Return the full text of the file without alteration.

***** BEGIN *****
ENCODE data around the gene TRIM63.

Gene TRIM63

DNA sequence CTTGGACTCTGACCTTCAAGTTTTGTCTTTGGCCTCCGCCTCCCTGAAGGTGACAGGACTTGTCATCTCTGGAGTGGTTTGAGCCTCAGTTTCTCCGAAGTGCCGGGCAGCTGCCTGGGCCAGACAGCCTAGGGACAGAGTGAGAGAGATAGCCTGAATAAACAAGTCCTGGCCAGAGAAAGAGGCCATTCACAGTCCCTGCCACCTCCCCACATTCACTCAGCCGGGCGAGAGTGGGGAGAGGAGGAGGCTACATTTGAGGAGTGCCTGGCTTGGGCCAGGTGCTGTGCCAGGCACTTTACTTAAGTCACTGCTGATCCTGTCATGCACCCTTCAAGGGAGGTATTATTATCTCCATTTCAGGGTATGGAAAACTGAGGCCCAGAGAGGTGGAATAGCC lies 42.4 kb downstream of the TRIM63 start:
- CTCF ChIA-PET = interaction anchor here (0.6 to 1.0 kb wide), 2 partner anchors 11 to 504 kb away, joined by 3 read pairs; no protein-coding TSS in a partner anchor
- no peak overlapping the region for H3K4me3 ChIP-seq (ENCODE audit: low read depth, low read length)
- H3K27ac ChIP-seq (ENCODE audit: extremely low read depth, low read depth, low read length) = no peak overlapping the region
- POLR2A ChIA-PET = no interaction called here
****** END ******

ENCODE data around the gene TRIM63.

Gene TRIM63

DNA sequence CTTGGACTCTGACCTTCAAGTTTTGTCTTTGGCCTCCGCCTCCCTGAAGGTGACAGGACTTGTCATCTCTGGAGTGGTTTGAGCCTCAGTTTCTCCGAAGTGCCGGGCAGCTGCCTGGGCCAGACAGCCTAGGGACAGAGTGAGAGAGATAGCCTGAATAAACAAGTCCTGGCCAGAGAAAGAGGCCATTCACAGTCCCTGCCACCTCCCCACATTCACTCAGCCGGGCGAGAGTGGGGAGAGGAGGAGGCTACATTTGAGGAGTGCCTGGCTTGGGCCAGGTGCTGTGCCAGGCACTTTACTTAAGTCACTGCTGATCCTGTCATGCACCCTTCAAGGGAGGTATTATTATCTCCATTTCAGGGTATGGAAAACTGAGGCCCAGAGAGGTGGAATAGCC lies 42.4 kb downstream of the TRIM63 start:
- CTCF ChIA-PET = interaction anchor here (0.6 to 1.0 kb wide), 2 partner anchors 11 to 504 kb away, joined by 3 read pairs; no protein-coding TSS in a partner anchor
- no peak overlapping the region for H3K4me3 ChIP-seq (ENCODE audit: low read depth, low read length)
- H3K27ac ChIP-seq (ENCODE audit: extremely low read depth, low read depth, low read length) = no peak overlapping the region
- POLR2A ChIA-PET = no interaction called here